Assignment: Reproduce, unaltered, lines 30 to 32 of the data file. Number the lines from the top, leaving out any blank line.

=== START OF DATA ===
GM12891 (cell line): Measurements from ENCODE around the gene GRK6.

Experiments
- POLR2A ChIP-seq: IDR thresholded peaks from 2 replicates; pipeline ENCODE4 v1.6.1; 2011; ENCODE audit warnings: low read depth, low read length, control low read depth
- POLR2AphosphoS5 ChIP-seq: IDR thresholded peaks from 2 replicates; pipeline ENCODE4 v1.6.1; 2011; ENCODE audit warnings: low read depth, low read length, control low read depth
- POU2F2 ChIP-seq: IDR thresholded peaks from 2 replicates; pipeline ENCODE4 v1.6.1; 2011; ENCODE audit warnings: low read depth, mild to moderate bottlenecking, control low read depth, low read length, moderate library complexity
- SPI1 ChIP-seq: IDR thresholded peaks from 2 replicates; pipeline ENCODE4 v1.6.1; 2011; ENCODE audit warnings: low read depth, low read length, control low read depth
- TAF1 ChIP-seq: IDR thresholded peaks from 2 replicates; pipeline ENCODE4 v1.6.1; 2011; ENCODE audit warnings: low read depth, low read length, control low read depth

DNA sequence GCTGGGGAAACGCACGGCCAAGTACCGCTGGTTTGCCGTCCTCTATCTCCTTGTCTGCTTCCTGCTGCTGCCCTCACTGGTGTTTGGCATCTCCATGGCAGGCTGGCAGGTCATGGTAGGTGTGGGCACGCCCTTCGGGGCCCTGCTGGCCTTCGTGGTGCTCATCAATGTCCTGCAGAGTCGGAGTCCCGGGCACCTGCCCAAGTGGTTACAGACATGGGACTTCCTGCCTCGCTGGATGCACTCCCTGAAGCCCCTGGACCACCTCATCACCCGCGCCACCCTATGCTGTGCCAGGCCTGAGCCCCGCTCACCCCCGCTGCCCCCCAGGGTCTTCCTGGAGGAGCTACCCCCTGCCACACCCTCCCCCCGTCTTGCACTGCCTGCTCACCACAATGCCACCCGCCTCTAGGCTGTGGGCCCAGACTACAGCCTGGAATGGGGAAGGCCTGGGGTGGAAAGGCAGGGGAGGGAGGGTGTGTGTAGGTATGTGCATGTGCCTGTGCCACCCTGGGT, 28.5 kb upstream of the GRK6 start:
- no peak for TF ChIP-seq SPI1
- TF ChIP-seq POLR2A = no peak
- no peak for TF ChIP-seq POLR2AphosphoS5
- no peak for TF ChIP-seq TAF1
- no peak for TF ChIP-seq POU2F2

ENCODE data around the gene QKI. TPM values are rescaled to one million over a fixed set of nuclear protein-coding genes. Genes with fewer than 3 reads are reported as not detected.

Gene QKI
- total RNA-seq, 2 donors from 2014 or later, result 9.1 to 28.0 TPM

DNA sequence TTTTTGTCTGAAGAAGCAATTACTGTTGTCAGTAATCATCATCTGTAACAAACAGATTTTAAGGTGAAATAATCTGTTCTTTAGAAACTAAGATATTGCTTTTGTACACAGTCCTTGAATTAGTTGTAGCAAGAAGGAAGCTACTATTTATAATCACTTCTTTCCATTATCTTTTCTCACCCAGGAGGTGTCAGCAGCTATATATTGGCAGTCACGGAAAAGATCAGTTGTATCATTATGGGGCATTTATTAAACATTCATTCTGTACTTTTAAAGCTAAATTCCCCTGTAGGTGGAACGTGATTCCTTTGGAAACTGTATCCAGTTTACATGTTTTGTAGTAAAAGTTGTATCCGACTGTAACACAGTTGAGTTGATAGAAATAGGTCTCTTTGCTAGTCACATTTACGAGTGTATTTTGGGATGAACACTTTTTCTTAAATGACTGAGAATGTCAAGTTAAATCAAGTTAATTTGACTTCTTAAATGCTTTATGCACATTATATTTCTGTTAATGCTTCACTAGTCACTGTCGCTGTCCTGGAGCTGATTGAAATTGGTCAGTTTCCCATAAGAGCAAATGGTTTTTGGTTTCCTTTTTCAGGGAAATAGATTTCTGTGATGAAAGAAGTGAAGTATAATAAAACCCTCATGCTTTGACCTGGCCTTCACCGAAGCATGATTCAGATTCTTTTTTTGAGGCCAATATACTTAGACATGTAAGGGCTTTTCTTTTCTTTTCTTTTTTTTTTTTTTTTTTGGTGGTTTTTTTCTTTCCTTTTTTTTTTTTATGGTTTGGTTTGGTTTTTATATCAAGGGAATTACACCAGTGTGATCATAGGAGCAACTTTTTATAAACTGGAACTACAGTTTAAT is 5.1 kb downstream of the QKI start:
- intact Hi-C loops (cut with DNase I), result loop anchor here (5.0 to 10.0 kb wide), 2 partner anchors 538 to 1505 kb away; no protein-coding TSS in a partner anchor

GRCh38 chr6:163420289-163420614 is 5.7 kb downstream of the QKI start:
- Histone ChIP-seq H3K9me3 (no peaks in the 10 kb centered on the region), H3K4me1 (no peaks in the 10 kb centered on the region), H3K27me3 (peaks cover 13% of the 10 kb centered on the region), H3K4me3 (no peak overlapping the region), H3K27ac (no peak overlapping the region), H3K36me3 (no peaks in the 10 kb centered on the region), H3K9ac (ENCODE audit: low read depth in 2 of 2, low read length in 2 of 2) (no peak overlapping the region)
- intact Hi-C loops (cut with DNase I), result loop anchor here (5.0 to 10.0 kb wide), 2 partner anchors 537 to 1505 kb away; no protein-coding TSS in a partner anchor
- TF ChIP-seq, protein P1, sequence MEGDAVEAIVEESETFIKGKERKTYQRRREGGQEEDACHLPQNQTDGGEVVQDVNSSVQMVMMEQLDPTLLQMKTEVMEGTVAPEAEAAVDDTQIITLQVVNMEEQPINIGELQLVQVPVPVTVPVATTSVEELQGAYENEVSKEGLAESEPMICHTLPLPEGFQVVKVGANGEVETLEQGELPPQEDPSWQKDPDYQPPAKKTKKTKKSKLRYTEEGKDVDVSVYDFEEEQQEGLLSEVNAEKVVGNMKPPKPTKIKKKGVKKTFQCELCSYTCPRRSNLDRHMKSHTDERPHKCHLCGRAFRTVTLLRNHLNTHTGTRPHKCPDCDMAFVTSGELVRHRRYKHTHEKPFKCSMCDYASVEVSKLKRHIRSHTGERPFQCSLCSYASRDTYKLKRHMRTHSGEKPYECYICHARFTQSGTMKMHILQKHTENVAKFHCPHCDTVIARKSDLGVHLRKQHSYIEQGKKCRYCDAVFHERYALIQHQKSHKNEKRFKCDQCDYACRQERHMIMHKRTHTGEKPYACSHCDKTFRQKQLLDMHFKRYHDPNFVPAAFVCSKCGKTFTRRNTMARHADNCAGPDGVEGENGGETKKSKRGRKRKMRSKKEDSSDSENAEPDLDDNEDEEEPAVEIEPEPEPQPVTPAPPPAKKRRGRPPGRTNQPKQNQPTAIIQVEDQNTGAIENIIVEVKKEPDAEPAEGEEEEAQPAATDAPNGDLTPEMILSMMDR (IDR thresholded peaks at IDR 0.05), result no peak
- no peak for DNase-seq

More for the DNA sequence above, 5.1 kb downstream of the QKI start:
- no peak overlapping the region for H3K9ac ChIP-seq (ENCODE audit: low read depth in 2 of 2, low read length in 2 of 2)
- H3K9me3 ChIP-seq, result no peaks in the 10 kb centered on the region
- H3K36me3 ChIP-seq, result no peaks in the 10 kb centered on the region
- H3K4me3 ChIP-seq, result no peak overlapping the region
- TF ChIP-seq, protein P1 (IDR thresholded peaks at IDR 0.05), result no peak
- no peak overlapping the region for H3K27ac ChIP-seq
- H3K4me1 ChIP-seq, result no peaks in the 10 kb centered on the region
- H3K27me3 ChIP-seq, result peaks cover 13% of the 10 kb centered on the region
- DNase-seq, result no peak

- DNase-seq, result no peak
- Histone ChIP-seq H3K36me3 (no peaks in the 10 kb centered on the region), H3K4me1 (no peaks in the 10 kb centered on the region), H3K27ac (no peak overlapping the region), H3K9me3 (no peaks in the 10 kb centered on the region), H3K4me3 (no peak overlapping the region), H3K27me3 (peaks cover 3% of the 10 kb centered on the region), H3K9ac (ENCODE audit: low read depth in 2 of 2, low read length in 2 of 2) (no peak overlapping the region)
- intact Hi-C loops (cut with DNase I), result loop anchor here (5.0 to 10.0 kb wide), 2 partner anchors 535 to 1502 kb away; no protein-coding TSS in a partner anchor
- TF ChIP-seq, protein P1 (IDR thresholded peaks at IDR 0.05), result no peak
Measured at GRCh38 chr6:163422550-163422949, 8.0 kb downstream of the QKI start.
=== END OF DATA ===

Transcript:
- no peak overlapping the region for H3K27ac ChIP-seq
- H3K4me1 ChIP-seq, result no peaks in the 10 kb centered on the region
- H3K27me3 ChIP-seq, result peaks cover 13% of the 10 kb centered on the region